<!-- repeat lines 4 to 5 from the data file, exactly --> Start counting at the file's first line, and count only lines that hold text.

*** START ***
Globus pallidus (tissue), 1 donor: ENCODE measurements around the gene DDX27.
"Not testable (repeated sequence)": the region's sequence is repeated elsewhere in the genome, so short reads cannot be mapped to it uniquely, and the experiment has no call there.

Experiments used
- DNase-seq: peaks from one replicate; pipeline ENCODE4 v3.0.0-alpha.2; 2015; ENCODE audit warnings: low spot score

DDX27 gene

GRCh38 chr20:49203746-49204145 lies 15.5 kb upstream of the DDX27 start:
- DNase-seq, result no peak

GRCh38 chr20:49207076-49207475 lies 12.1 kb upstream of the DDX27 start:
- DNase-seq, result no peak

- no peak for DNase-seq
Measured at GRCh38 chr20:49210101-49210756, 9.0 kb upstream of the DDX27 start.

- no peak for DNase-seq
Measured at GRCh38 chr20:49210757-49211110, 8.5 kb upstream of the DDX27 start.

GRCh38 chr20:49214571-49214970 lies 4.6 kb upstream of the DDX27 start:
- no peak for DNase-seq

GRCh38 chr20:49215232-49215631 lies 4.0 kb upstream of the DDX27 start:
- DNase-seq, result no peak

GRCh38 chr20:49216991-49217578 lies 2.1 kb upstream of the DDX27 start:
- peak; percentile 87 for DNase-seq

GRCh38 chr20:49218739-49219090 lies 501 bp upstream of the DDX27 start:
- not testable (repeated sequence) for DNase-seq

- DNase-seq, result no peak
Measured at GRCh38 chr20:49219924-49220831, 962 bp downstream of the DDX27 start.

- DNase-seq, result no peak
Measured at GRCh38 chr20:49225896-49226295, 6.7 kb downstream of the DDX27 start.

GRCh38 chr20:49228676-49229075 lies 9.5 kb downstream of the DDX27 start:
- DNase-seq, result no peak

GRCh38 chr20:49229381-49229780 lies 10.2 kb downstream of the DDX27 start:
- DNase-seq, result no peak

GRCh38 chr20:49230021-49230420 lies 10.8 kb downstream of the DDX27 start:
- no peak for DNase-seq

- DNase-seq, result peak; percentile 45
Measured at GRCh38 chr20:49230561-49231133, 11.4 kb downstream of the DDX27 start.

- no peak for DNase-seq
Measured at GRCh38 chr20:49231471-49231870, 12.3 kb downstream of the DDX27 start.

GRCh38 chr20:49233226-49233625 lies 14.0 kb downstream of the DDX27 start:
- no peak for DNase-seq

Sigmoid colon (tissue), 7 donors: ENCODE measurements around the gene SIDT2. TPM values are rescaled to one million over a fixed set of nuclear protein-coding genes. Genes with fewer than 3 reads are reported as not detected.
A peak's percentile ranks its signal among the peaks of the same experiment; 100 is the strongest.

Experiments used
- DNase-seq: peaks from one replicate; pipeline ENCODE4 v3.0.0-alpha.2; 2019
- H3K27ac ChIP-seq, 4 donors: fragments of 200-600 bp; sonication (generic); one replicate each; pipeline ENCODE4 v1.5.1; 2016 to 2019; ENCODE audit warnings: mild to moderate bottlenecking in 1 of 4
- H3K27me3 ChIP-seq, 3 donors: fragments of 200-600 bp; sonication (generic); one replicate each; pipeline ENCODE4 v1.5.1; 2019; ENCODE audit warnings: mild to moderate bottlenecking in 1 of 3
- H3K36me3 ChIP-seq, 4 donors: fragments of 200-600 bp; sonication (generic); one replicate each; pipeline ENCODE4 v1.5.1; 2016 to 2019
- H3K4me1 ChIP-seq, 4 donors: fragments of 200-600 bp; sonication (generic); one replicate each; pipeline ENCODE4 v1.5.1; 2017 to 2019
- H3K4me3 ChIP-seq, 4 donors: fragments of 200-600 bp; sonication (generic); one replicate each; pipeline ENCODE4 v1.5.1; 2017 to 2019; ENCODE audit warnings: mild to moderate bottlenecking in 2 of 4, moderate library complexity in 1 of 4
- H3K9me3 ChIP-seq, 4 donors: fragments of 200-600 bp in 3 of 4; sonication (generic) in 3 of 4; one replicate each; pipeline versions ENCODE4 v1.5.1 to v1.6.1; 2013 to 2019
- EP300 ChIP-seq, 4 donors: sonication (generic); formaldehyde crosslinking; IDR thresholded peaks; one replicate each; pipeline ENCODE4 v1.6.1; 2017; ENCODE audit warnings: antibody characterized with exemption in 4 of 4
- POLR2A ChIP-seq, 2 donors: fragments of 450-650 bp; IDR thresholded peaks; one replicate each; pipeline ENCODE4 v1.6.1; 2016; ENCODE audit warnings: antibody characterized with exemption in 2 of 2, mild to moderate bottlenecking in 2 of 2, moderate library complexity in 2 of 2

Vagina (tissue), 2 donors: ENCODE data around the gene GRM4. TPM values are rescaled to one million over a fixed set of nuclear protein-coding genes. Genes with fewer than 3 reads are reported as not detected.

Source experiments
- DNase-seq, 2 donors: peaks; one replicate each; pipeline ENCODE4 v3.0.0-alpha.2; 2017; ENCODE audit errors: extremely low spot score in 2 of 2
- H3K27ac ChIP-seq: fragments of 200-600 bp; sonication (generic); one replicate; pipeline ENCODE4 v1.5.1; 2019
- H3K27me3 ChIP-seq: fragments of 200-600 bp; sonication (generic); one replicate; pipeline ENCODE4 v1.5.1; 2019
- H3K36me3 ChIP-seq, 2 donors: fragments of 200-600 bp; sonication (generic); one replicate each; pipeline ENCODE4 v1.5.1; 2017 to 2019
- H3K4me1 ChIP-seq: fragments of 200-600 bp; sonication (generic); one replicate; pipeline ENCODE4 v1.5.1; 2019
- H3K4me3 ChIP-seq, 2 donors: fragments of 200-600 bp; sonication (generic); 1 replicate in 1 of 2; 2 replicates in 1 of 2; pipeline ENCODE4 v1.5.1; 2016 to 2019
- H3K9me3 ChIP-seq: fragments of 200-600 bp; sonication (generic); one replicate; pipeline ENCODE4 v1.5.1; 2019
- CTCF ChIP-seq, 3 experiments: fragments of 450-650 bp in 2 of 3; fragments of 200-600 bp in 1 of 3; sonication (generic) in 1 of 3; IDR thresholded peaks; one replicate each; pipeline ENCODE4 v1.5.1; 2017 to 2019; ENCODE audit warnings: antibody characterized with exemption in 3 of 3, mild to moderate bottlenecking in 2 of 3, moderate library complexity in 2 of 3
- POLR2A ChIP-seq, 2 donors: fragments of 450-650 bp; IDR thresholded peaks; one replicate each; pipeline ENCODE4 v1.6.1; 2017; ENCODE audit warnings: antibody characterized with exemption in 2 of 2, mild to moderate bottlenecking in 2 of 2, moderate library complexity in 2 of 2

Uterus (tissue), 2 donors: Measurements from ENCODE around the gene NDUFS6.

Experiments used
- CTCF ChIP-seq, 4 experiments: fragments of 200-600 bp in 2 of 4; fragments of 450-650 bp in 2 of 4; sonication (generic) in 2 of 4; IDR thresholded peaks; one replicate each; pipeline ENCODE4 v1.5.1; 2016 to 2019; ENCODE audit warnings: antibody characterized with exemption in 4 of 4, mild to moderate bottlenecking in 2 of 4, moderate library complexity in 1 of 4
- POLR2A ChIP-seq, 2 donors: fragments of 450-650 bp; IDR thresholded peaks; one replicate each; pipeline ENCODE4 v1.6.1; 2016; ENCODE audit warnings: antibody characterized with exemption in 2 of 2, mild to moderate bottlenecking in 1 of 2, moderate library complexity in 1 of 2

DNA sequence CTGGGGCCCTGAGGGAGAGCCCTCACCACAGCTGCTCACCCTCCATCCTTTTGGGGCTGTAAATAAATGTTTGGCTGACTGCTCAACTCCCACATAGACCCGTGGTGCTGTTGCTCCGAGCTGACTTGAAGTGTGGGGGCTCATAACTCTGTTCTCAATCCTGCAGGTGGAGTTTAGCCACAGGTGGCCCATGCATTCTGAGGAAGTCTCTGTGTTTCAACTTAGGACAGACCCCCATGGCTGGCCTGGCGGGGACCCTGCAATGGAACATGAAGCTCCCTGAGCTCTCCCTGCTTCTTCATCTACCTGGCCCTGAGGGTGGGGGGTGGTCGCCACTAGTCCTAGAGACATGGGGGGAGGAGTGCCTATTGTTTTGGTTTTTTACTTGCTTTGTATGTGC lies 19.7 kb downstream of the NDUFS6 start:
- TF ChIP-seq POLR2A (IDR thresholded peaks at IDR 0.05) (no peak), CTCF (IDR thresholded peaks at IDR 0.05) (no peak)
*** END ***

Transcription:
- DNase-seq: peaks from one replicate; pipeline ENCODE4 v3.0.0-alpha.2; 2015; ENCODE audit warnings: low spot score

DDX27 gene